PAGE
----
Ketoconazole (oral)

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{{DrugProjectFormSinglePage |authorTag=

Vignesh Ponnusamy, M.B.B.S. [1]


|genericName=

Ketoconazole

|aOrAn=

an

|drugClass=

antifungal agent

|indication=

systemic fungal infections such as blastomycosis, coccidioidomycosis, histoplasmosis, chromomycosis, and paracoccidioidomycosis

|hasBlackBoxWarning=

Yes

|adverseReactions=

burning sensation, pruritus, nausea and vomiting


|blackBoxWarningTitle= Hepatotoxicity and QT prolongation

|blackBoxWarningBody=

  • Ketoconazole tablets should be used only when other effective antifungal therapy is not available or tolerated and the potential benefits are considered to outweigh the potential risks.
  • Hepatotoxicity: Serious hepatotoxicity, including cases with a fatal outcome or requiring liver transplantation has occurred with the use of oral ketoconazole. Some patients had no obvious risk factors for liver disease. Patients receiving this drug should be informed by the physician of the risk and should be closely monitored.
  • QT Prolongation and Drug Interactions Leading to QT Prolongation: Coadministration of the following drugs with ketoconazole is contraindicated: dofetilide, quinidine, pimozide, cisapride. Ketoconazole can cause elevated plasma concentrations of these drugs and may prolong QT intervals, sometimes resulting in life-threatening ventricular dysrhythmias such as Torsades de pointes.


|fdaLIADAdult=

Systemic Fungal Infections
  • Ketoconazole tablets should be used only when other effective antifungal therapy is not available or tolerated and the potential benefits are considered to outweigh the potential risks.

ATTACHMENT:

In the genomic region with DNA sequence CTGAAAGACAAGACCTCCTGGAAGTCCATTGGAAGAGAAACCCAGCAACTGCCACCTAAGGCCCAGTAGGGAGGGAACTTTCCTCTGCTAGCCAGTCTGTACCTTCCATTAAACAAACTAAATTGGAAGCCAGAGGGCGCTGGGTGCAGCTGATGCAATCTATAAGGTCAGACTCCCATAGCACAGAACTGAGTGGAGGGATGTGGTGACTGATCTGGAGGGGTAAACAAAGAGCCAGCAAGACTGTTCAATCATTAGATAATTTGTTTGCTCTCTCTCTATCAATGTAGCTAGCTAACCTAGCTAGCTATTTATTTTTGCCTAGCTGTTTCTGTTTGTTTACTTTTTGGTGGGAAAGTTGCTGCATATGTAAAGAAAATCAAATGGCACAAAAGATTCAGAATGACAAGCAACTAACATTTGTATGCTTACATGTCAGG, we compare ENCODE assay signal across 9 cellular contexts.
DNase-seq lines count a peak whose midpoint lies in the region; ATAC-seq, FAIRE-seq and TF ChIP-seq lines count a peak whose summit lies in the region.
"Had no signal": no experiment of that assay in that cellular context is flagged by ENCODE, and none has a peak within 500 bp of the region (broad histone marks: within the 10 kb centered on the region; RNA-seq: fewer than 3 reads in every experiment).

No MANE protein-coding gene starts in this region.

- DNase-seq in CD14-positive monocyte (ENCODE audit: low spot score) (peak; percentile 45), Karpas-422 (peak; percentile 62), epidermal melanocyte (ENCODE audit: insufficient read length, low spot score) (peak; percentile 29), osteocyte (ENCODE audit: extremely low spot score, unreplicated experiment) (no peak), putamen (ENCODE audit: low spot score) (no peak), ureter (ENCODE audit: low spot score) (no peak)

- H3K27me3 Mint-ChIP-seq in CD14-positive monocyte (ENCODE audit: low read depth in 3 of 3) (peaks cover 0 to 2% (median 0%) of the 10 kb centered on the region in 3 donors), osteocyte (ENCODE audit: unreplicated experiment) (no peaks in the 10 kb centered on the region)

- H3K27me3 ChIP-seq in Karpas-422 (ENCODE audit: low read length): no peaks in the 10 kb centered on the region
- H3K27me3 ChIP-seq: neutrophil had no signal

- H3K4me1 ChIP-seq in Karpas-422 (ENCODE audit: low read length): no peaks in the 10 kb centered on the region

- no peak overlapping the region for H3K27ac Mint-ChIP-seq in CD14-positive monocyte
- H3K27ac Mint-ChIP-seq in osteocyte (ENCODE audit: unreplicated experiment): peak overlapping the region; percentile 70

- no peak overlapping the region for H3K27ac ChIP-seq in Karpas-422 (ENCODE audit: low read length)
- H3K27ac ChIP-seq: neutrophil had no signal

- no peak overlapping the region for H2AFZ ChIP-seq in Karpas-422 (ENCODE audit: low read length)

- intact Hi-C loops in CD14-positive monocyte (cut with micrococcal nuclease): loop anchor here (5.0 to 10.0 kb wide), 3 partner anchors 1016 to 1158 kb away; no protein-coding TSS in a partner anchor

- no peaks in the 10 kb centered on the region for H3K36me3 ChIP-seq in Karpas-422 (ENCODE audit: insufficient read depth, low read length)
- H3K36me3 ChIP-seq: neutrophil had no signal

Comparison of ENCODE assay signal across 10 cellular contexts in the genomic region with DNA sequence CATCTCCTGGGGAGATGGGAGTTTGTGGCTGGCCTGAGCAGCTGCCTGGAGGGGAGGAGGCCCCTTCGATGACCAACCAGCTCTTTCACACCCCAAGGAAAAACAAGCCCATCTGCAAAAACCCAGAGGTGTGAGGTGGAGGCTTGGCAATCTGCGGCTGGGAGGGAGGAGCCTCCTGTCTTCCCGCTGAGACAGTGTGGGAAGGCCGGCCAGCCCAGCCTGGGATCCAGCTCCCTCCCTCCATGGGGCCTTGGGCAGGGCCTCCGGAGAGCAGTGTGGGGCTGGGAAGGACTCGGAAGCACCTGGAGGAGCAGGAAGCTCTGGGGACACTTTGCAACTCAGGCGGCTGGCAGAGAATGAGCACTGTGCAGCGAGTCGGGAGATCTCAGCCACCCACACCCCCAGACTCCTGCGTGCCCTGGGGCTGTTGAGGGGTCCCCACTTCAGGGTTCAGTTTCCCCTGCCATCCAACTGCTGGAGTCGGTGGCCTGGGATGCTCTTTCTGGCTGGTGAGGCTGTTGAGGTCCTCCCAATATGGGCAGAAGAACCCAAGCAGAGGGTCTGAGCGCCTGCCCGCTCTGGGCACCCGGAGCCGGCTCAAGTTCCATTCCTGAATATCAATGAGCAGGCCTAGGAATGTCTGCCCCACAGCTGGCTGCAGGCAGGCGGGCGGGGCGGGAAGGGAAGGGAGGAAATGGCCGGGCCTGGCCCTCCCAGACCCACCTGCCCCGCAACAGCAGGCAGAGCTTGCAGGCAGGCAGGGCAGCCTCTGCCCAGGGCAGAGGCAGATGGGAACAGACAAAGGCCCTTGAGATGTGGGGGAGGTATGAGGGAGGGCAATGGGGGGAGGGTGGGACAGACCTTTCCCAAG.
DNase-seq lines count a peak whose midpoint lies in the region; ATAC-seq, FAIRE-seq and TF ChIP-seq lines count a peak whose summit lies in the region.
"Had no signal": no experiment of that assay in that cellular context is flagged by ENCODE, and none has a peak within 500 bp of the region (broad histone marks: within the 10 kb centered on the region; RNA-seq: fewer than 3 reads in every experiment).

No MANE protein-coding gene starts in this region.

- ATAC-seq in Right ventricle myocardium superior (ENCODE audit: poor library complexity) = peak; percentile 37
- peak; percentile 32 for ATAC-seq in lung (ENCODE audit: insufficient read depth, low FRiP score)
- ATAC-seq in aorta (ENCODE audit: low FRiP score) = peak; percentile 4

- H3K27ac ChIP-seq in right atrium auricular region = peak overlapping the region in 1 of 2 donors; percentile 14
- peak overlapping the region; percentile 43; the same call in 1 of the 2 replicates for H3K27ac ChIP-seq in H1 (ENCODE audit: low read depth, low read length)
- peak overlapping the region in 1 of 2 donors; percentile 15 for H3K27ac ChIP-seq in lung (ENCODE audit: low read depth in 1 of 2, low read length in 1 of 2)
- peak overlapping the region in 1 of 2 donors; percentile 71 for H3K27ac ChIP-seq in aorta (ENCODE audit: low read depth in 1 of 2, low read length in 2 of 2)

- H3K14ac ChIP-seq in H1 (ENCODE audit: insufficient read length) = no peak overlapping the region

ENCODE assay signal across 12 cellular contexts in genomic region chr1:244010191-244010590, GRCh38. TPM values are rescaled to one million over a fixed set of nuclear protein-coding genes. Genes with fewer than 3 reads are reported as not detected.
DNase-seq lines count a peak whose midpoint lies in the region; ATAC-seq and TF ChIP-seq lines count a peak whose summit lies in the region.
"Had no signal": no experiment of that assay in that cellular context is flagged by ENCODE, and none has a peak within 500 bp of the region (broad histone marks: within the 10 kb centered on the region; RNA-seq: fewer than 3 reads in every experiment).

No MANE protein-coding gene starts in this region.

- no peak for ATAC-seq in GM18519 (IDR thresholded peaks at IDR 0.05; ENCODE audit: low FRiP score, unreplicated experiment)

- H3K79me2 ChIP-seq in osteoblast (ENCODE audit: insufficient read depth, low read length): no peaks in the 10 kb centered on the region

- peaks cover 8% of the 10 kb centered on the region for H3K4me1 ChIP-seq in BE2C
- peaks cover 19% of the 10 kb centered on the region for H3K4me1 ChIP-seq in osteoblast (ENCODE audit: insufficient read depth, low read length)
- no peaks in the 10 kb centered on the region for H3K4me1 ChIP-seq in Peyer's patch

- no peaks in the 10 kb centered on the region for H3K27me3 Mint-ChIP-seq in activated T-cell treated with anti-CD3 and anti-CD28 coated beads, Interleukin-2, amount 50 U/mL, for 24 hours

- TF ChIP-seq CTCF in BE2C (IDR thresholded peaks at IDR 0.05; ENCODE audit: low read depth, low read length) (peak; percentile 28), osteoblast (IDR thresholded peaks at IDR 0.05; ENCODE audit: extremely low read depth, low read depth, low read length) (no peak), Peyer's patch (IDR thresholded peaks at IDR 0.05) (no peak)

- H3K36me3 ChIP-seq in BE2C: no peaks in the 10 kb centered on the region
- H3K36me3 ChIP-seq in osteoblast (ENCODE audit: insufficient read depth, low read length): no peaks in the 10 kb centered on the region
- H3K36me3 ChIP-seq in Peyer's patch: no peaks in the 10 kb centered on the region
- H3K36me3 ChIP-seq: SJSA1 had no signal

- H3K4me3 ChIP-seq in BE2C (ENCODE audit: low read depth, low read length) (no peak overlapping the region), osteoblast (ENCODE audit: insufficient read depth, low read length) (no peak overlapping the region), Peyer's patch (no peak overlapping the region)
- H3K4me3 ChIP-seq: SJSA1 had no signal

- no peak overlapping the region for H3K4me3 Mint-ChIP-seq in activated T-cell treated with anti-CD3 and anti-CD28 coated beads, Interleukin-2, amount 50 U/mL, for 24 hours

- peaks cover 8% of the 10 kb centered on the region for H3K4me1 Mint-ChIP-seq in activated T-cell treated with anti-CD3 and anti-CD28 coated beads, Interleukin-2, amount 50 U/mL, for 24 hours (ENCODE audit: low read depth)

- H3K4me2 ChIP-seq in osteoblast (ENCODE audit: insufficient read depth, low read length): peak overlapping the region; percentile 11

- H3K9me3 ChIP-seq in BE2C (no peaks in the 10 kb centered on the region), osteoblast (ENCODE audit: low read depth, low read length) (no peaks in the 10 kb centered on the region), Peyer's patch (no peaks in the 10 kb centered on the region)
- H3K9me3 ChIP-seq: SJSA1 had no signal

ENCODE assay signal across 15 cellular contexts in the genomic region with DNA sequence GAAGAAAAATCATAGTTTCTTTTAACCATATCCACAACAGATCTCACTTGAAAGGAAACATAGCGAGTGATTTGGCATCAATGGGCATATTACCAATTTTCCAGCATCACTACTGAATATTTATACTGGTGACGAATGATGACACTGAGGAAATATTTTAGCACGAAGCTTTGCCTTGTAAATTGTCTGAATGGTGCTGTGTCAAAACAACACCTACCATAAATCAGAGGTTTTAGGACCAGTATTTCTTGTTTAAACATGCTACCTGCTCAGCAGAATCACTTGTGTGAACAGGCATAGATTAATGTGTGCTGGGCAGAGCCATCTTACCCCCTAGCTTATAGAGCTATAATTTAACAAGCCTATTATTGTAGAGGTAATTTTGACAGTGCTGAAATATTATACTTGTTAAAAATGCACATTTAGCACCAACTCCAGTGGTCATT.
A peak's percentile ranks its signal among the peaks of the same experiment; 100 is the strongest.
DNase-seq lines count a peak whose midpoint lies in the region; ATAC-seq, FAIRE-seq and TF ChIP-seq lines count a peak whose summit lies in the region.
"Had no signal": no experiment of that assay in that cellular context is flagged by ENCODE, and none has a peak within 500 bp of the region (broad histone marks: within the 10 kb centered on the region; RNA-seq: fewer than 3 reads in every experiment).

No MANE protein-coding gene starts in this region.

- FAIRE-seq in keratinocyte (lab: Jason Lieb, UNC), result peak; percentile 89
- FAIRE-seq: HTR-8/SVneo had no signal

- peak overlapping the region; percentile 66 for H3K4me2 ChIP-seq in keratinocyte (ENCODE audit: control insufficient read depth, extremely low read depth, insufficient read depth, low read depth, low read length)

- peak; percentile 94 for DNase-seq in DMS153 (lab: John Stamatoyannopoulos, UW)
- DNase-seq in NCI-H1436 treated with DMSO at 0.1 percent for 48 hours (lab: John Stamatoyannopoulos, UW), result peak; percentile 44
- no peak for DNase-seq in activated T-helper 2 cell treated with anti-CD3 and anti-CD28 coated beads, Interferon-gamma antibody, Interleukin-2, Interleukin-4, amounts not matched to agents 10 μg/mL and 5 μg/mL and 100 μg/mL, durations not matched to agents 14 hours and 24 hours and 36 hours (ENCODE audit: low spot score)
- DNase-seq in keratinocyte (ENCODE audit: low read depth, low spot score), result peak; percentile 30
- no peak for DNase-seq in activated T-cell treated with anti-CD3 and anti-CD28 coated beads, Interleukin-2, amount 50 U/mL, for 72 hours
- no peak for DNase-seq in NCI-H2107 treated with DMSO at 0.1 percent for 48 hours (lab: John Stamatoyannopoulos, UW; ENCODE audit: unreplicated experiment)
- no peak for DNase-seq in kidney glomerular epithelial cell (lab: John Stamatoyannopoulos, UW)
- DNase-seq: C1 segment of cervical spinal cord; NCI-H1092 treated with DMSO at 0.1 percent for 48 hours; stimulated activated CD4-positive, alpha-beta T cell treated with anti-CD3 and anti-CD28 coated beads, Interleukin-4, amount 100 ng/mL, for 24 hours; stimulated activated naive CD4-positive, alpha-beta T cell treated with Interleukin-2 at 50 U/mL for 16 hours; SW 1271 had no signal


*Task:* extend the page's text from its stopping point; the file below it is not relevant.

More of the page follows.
• There should be laboratory as well as clinical documentation of infection prior to starting ketoconazole tablet therapy. The usual duration of therapy for systemic infection is 6 months. Treatment should be continued until active fungal infection has subsided.
  • The recommended starting dose of ketoconazole tablets is a single daily administration of 200 mg (one tablet). If clinical responsiveness is insufficient within the expected time, the dose of ketoconazole tablets may be increased to 400 mg (two tablets) once daily.


|offLabelAdultGuideSupport=

There is limited information regarding Off-Label Guideline-Supported Use of Ketoconazole (oral) in adult patients.


|offLabelAdultNoGuideSupport=

Atopic dermatitis
  • Dosing Information
  • Ketoconazole (200 mg orally once daily for 30 days).
Carcinoma of prostate
  • Dosing Information
  • Ketoconazole 400 mg every 8 hours.


|fdaLIADPed=

Systemic Fungal Infections
  • Ketoconazole tablets should be used only when other effective antifungal therapy is not available or tolerated and the potential benefits are considered to outweigh the potential risks.
  • There should be laboratory as well as clinical documentation of infection prior to starting ketoconazole tablet therapy. The usual duration of therapy for systemic infection is 6 months. Treatment should be continued until active fungal infection has subsided.
  • In small numbers of children over 2 years of age, a single daily dose of 3.3 to 6.6 mg/kg has been used. Ketoconazole tablets have not been studied in children under 2 years of age.


|offLabelPedGuideSupport=

There is limited information regarding Off-Label Guideline-Supported Use of Ketoconazole (oral) in pediatric patients.


|offLabelPedNoGuideSupport=

There is limited information regarding Off-Label Non–Guideline-Supported Use of Ketoconazole (oral) in pediatric patients.


|contraindications=

  • Drug Interactions
  • Enhanced Sedation